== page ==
Balaclava Image Deep Throttle Logo
Auto Racing History Image
HOME THOUGHTS ESSAYS RANKINGS HISTORY
About Us
Russell's Ramblings
Photos
F1 Schedule
Master Schedule
Debunking Myths
News Links
Shopping
Ed Donath Archive
Guestbook
In Association with Amazon.com

Game, Set, Match:
The Emperor Has No Clothes

There's an old, familiar saying in racing: "When the green flag drops, the bullshit stops."

Well, the green flag dropped, and the bullshit can now stop. Team Ganassi and Juan Montoya have showed the world what the IRL is all about -- an emperor without any clothes. Game, set, match. The debate is over.

The IRL and their fans taunted CART for years. Bring them on, they proudly pounded their chests. Leo Mehl uttered total nonsense one year about CART getting their tails whipped if they dared to tread on the Brickyard. Even Al Unser, Jr., once a class act, resorted to bringing a whole new meaning to his nickname Little Al by spouting off about this and that when talking about Montoya. Words usually reserved for a sour puss.

So what happens after all this bravado from the IRL camp? Team Ganassi shows up at Indy never having run an IRL program. They get in one day of pre-festivities practice, show up late for the official first week due to the rain delay in Japan, and end up with the fastest time three days. Then on Pole Day, they promptly place their drivers in the 2nd and 7th spots. Not bad for a team who, according to IRL fans, would have loads of problems learning how to set up the new cars, learning how to drive them, and for Montoya, learning how to handle Indy.

Wait for the race, they shouted, though no longer with much bravado. Reliability will be an issue. Nerves will rattle Montoya. This team has never built their engines for the IRL before. Surely, they can't possibly get it right the first time. So what happens? Can you say total domination? Montoya leads for 167 laps. Turns in a 217+ lap right at the end without any draft. Nobody was even close. Vasser stays in the hunt until the fuel gamble backfires. Team Ganassi's pit work is faster than any other IRL team during the race. Both cars last 500 miles. There's nothing more to be said.

Now, to be fair, there were some very good performances by other, mostly IRL, drivers. So, let's give them credit:

Greg Ray: A Formula Atlantic champion, he made good on an opportunity in the IRL. Grabbed the pole with a blistering lap, and was the only one who could go wheel to wheel with Montoya. Then, he smacked the wall. A mistake everybody expected Montoya to make. To add insult to injury, the ridiculous IRL rules give incentive to the team to fix the car in order to grab some points, a la NASCAR. But, this isn't NASCAR. These are high performance race cars, and this type of practice can be downright dangerous. Ray gets back on the track. Boom! Into the wall again. (Also note that Ray has absolutely no sprint or midget experience.)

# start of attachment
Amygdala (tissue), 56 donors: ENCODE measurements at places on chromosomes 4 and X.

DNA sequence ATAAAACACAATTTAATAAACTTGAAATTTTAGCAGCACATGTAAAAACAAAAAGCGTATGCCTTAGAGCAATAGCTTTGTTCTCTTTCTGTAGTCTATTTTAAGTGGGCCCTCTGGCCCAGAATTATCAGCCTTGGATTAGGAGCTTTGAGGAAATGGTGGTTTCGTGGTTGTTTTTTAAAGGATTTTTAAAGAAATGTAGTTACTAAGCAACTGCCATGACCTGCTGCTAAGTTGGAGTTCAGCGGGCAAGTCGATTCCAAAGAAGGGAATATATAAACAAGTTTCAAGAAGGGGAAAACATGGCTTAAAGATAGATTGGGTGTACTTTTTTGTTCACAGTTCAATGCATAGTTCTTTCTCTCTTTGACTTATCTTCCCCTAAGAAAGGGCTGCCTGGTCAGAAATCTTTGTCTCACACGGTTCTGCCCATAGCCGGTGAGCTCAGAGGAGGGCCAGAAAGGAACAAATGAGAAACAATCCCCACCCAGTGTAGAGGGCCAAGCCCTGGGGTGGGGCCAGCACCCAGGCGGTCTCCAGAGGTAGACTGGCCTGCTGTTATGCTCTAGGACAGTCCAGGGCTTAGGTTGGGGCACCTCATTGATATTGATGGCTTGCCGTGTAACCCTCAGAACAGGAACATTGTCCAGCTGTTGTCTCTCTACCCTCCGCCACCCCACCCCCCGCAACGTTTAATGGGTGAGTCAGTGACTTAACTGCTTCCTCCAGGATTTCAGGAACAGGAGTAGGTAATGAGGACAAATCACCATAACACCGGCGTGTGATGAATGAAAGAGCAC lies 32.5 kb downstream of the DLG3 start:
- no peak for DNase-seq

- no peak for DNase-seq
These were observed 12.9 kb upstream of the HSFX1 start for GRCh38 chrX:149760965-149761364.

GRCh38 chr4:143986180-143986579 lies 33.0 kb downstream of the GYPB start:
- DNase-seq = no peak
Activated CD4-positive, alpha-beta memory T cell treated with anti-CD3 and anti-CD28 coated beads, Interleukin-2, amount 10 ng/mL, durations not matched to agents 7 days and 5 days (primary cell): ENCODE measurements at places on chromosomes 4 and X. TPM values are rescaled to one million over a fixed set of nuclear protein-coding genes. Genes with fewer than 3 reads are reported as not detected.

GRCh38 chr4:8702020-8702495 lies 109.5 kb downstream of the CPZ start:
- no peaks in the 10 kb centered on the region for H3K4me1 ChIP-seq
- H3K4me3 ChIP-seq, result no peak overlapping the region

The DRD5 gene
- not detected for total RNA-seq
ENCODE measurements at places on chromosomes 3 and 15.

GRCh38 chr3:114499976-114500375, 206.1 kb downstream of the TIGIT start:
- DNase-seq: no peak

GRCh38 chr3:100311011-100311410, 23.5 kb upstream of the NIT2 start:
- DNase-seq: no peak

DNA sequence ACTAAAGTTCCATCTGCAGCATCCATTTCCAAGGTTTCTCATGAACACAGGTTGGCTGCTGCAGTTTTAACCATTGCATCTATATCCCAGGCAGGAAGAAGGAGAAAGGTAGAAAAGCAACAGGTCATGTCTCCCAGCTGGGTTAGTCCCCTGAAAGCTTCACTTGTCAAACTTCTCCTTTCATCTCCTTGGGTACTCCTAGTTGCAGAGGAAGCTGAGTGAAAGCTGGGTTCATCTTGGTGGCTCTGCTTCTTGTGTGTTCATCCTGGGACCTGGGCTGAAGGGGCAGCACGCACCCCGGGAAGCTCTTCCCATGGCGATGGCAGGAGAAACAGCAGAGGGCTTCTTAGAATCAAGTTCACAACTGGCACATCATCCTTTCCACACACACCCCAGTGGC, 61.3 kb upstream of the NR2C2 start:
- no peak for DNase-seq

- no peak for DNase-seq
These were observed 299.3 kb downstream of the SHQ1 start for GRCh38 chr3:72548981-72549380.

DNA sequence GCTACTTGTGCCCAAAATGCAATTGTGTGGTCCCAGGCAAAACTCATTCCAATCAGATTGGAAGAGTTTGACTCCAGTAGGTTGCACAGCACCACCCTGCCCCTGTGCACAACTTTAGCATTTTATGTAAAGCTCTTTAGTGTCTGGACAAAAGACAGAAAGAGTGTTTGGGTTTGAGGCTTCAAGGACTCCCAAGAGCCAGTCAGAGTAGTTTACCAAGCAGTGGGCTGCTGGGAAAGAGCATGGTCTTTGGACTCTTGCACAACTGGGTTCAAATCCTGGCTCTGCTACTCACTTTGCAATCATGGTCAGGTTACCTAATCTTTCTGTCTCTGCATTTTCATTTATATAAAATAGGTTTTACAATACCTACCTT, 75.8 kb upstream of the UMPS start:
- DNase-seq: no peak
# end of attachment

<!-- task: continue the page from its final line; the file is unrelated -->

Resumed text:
Airton Dare: Languished in the Indy Lights series for years never finishing better than 6th in the championship and thus couldn't find a CART ride, so he went to the IRL. Once he got his car's handling problems solved, he was a man on the move. Then the engine broke. A failure everybody expected Team Ganassi to suffer. (Also note that Dare has absolutely no sprint or midget experience.)

Buddy Lazier: A classic case of a driver able to use the IRL to save a career that went no where in CART. Winner of the first IRL 500 in as gutsy of a performance you will see anywhere despite the circumstances of that year, Lazier looked like he could challenge the leaders for the win near the end. Unfortunately, he faded. (Also note that Lazier has absolutely no sprint or midget experience.)

Eliseo Salazar: An F1 and CART reject, he's been able to use the IRL for an occasional boost to his career. Lucky to have A.J. Foyt on his side, he and his car looked good all month. Then, in typical Salazar fashion, he pulled a somewhat dangerous blocking move on Buddy Lazier. A move that Al Unser, Jr. expected Montoya to make. (Also note that Salazar has absolutely no sprint or midget experience.)

Jeff Ward: After an extremely successful career motocrossing, switched to cars and competed in Indy Lights with mixed results. Had some success with Pagan Racing, then jumped to Foyt's team where he again ran a competitive race, but couldn't quite maintain Montoya's pace. (Also note that Ward has absolutely no sprint or midget experience. But he does have dirt experience! Oh, that was with two wheels.)

Eddie Cheever: Spent eons in F1 and CART never winning a single race. Then, he goes to the IRL, and proclaims this series as the greatest thing in the world. And he actually wins. Gave the Infiniti a fine run, but apparent gearbox troubles slowed him down. (Also note that Cheever has absolutely no sprint or midget experience.)

Speaking of all that sprint and midget experience, let's check out the standings. We're still looking ... still looking ... ahhh, here we are. Donnie Beechler in 12th place, two laps back. There wasn't a single spring/midget driver who was even close to contending this year.

Just what was Tony George trying to sell us all these years? A South American driver with a purely rear engine upbringing who thinks dirt is for gardening comes in, spends about two weeks at the place, and kicks butt.

Indeed, the emperor has no clothes. Game, set, match.

Copyright © 2000 by Russell Jaslow and Deep Throttle. All Rights Reserved.

 
Site Index | Search | Contacts | Ad Rates |


Copyright © 1999-2017 by Deep Throttle. All Rights Reserved.
The names, logos, and taglines identifying Deep Throttle are proprietary marks of Deep Throttle. All other trademarks and service marks are property of their respective owners. Deep Throttle is an independent electronic publication and is not affiliated with, sponsored by, or endorsed by any series, team, driver, or sponsor. Privacy Policy.